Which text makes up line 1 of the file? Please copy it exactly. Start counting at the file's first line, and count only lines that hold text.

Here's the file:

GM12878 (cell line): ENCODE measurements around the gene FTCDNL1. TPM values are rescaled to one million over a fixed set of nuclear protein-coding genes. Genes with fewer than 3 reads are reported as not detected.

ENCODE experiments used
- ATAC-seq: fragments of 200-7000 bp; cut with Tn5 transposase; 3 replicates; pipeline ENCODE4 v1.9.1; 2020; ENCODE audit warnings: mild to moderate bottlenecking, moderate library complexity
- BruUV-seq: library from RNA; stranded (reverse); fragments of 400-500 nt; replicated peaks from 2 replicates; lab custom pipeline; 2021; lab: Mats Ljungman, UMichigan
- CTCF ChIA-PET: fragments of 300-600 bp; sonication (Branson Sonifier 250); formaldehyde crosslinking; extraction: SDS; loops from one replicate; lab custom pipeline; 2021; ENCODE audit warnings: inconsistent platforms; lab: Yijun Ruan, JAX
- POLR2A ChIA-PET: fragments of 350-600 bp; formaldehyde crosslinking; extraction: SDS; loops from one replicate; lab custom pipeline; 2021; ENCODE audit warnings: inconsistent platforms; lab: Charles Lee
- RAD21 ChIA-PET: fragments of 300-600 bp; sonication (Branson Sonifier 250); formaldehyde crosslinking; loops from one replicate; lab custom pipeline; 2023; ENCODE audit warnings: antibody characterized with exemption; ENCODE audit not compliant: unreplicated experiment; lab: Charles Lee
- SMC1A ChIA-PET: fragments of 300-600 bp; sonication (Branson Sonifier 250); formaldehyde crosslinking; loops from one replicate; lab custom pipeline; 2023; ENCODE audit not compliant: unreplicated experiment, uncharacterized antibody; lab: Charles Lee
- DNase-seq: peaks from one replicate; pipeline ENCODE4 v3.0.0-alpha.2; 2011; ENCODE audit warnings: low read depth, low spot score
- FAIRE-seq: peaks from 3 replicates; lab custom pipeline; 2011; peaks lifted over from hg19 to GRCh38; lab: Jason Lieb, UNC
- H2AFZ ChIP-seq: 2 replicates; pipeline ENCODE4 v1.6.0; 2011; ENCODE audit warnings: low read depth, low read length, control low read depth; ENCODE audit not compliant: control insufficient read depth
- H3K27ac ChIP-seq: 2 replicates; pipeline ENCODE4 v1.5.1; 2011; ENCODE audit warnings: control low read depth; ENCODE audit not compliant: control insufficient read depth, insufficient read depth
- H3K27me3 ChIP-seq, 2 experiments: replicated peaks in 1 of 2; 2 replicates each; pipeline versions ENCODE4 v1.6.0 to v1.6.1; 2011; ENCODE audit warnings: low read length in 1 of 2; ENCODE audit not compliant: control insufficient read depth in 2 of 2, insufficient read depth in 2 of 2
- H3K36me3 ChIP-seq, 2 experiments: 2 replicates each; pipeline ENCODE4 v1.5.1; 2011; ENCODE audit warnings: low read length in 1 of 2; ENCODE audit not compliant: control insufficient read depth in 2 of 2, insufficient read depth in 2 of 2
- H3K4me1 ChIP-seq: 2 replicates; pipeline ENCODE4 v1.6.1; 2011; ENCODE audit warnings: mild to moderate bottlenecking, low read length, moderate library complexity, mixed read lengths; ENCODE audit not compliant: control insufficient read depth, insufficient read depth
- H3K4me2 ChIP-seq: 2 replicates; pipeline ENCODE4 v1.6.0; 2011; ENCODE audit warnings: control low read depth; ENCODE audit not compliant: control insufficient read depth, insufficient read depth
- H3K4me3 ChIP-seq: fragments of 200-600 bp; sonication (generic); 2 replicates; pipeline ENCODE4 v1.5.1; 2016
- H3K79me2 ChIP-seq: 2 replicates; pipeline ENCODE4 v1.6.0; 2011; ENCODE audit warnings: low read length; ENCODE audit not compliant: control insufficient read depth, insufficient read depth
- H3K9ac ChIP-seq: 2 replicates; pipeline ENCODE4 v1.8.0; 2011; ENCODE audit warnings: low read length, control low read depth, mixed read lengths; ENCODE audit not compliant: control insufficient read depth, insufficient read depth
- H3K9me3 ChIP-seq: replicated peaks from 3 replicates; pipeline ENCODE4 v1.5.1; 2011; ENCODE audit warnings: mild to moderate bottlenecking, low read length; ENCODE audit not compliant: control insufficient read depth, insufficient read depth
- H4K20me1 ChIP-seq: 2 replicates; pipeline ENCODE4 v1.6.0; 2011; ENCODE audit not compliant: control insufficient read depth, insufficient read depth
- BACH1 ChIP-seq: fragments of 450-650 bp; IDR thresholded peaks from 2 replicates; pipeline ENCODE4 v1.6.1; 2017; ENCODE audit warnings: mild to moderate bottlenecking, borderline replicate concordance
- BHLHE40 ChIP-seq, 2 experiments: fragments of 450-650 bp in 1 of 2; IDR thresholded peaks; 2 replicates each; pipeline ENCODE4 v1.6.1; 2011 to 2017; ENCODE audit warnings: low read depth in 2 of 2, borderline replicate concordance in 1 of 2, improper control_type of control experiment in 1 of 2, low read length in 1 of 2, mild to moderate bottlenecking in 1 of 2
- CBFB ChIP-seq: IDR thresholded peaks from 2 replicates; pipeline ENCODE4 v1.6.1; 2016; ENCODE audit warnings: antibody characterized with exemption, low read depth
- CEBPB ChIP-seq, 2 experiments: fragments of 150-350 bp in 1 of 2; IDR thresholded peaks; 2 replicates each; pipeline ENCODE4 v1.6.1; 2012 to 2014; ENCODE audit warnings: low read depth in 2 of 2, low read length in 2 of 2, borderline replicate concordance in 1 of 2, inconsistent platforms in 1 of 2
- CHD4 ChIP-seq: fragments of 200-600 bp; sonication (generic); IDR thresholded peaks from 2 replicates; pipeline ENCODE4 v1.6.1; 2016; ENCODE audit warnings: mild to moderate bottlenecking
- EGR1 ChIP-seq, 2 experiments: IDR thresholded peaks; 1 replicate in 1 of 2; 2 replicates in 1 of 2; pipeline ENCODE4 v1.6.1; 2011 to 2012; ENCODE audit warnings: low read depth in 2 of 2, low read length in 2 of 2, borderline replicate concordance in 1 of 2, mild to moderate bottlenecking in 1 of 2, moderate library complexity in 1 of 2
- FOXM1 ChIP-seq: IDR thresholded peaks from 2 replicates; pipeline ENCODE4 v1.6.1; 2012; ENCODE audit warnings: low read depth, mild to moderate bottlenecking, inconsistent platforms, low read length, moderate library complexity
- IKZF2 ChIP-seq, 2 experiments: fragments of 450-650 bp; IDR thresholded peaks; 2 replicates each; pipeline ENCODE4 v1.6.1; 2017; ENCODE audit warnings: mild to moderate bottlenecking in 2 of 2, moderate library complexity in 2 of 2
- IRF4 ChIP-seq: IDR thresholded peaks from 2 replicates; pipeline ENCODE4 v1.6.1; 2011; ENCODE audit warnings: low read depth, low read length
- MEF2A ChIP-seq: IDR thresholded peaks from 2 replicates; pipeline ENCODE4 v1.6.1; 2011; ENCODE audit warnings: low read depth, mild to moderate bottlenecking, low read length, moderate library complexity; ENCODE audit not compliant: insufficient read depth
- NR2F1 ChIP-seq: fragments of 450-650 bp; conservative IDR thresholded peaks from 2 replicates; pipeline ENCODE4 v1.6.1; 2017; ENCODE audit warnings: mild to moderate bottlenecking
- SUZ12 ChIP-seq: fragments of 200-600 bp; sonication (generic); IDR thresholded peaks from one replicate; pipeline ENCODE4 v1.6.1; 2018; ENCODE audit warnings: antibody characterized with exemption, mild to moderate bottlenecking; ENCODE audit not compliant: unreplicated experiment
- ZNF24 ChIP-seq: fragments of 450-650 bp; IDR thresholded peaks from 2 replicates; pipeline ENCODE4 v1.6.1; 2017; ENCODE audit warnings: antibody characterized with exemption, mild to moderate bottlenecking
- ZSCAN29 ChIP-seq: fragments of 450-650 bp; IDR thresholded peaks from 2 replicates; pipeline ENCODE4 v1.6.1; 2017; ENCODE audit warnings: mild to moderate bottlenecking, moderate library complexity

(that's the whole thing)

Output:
GM12878 (cell line): ENCODE measurements around the gene FTCDNL1. TPM values are rescaled to one million over a fixed set of nuclear protein-coding genes. Genes with fewer than 3 reads are reported as not detected.